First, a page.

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ARS Home » Pacific West Area » Boise, Idaho » Northwest Watershed Research Center » Research » Publications at this Location » Publication #246692

Title: Cattle site preference in northeastern Oregon

item WILSON, KERRY - Oregon State University
item Clark, Pat
item LARSON, LARRY - Oregon State University
item WILLIAMS, JOHN - Oregon State University
item JOHNSON, MICHAEL - University Of California
item LOUHAICHI, MOUNIR - International Center For Agricultural Research In The Dry Areas (ICARDA)
item JOHNSON, DOUGLAS - Oregon State University

Submitted to: Society for Range Management Meeting Abstracts
Publication Type: Abstract Only
Publication Acceptance Date: 9/1/2009
Publication Date: 2/10/2010
Citation: Wilson, K.D., Clark, P., Larson, L.L., Williams, J., Johnson, M.D., Louhaichi, M., Johnson, D.E. 2010. Cattle site preference in northeastern Oregon. Society for Range Management Meeting Abstracts.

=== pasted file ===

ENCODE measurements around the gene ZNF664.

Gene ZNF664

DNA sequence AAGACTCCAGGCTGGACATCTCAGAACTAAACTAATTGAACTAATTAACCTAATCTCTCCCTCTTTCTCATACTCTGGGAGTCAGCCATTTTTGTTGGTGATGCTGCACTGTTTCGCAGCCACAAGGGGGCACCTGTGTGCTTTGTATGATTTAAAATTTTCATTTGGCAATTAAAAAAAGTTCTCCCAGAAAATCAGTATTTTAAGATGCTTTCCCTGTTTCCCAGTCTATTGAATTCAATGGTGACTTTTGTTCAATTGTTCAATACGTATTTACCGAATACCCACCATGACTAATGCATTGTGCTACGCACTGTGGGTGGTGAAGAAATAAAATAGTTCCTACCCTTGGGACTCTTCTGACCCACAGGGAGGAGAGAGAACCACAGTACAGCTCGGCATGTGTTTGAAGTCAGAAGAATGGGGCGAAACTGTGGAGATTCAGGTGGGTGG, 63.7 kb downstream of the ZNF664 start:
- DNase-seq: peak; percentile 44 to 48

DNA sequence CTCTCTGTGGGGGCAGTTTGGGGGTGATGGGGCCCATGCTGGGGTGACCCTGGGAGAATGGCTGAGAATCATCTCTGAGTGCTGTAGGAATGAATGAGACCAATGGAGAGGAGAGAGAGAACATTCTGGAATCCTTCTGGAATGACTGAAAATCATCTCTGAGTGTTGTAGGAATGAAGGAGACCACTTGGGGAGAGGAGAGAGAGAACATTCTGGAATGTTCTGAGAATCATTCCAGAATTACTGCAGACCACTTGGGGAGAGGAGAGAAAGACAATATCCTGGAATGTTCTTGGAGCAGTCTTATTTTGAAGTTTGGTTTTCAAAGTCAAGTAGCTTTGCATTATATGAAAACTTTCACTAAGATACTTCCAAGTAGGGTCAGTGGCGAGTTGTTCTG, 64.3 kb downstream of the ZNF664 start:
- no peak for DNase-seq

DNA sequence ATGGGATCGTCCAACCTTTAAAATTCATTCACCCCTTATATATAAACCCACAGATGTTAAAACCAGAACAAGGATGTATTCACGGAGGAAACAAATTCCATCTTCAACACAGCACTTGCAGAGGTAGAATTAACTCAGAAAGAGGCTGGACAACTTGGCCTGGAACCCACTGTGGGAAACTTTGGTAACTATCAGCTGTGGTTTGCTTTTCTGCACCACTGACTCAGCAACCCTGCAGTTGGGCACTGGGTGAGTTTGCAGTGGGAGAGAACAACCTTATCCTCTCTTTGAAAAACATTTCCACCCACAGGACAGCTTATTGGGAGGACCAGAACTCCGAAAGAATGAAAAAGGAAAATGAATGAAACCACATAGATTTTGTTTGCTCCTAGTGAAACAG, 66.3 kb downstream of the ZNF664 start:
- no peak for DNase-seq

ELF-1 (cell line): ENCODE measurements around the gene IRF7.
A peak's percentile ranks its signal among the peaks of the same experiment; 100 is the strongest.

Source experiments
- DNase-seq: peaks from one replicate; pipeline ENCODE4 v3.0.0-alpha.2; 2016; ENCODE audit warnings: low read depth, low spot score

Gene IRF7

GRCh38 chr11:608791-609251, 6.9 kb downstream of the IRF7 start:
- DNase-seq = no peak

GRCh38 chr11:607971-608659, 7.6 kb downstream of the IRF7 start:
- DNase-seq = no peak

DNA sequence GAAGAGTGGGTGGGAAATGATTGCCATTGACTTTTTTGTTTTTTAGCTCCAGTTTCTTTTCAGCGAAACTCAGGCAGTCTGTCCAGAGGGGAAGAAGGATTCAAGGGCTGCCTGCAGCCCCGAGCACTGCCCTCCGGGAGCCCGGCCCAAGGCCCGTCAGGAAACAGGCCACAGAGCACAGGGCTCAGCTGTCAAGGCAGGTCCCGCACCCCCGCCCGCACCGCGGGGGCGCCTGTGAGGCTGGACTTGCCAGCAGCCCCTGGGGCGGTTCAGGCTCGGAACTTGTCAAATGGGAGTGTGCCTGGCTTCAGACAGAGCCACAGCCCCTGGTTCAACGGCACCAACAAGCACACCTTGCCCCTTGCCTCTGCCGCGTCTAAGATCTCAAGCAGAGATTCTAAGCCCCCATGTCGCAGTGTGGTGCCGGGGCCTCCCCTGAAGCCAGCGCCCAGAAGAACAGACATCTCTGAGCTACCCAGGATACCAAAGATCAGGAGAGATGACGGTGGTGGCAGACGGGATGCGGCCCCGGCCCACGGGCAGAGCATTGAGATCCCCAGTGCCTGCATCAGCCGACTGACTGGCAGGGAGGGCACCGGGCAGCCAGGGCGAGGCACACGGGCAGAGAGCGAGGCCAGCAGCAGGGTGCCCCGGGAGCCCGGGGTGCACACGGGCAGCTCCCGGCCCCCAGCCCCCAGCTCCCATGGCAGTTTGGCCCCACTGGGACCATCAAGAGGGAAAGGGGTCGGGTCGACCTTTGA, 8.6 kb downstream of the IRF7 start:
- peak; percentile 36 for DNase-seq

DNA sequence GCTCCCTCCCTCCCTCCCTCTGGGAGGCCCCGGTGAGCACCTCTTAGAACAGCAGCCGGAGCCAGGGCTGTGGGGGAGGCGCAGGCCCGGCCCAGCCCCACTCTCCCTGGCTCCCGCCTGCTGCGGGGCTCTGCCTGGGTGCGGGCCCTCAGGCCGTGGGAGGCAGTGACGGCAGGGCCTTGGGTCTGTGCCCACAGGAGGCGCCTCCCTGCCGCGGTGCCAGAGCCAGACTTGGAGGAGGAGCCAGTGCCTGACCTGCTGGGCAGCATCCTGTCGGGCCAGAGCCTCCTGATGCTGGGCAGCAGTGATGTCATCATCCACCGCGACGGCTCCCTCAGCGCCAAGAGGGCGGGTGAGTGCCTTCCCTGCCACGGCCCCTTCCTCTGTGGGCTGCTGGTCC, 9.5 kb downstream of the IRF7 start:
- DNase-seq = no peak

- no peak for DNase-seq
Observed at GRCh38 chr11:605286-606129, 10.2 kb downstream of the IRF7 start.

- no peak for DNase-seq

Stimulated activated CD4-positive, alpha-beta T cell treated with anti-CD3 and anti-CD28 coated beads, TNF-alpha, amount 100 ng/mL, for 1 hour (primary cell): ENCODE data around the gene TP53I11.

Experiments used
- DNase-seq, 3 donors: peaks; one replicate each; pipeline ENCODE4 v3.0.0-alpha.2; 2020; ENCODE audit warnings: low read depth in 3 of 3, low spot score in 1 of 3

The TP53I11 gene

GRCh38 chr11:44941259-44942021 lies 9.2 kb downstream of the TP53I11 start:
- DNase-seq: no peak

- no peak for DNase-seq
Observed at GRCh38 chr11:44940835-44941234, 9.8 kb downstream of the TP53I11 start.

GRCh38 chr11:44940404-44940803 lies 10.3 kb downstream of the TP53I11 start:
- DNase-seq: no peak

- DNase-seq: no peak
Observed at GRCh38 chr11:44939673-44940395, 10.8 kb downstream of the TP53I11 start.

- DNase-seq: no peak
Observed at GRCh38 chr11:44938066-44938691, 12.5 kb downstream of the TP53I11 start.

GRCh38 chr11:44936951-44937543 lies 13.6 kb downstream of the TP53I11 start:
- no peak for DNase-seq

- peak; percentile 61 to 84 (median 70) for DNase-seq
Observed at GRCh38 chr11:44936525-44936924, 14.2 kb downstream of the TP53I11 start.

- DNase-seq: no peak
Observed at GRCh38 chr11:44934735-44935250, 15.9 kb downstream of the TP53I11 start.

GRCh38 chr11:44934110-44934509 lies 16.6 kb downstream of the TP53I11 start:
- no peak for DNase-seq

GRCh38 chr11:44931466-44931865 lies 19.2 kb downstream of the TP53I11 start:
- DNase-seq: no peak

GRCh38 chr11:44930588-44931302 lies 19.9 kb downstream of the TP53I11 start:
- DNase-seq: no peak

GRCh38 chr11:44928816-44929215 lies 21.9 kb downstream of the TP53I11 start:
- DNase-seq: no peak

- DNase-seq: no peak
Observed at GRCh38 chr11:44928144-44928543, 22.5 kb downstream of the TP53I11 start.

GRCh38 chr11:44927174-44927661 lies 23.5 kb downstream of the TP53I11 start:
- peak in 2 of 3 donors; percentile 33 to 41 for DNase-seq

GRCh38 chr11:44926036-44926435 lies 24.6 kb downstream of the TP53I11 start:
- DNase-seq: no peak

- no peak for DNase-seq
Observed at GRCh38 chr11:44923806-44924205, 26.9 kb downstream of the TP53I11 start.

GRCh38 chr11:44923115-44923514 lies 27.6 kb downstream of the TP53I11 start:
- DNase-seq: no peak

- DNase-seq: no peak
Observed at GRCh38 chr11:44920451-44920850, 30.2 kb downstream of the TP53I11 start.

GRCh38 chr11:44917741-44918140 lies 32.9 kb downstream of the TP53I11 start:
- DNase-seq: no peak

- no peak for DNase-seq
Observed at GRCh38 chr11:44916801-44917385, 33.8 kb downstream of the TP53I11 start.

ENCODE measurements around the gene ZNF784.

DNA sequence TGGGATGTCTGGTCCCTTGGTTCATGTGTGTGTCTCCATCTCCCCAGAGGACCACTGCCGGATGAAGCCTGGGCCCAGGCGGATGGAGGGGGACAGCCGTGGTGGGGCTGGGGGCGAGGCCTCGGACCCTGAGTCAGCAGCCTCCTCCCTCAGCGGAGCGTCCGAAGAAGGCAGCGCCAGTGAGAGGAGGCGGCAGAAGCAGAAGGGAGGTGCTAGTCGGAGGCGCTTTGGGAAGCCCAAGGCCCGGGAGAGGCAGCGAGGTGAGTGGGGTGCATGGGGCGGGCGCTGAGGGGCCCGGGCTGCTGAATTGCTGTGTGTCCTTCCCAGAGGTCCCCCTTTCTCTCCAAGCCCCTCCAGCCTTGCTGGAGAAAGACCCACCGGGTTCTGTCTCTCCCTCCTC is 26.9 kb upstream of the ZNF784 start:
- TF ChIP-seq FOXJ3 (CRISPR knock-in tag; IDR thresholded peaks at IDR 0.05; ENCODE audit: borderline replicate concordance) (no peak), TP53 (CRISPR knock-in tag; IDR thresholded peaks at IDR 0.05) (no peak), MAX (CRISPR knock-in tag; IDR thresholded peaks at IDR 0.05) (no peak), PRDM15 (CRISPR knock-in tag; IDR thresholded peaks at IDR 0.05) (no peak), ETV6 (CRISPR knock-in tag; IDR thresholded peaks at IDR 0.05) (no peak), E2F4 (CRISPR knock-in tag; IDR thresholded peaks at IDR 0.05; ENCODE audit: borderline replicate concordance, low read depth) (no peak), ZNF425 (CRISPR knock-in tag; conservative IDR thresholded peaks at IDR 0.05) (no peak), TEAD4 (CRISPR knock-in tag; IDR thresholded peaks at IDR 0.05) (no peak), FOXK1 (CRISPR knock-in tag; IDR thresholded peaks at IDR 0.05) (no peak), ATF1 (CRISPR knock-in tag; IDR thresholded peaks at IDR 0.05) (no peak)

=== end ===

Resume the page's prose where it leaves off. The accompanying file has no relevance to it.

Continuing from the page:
Interpretive Summary:

Technical Abstract: Free-roaming beef cattle naturally gravitate to locations on the landscape that provide them food, water, shelter, and security. In mountainous environments, animals are also sensitive to land physiography, generally preferring level terrain near established trails and travel routes. Our study was designed to quantify ecological site usage by cattle on mountainous rangelands in eastern Oregon, USA throughout a grazing season. Three landscapes were categorized and classified from physiographic and plant sociological perspective. Land elevation, as a digital elevation model, was used to produce slope and aspect maps. These in turn were converted to 13 topographic site classes based on cardinal direction (north, east, south and west) and slope (0° to 5°, 5.01° to 15°, 15.01° to 30°, and >30°). Vegetative communities were also classified by dominant and sub-dominant species. Ten cows on each landscape (30 total) were fitted with GPS collars that recorded position at 5-minute intervals for the spring through fall grazing season. Cattle positions were centered on favorite foraging locations and resting areas; those where animals remained for more than 1 hour were generally close to grazing areas. Livestock presence was quantified as the frequency of cow positions in each 20m by20m cell. These frequencies were used to create maps of livestock concentration, which were compared between research sites. Preference of livestock for both plant community and topographic position was calculated as percent of livestock positions/percent of type on the landscape. Preference indices were also compared between sites.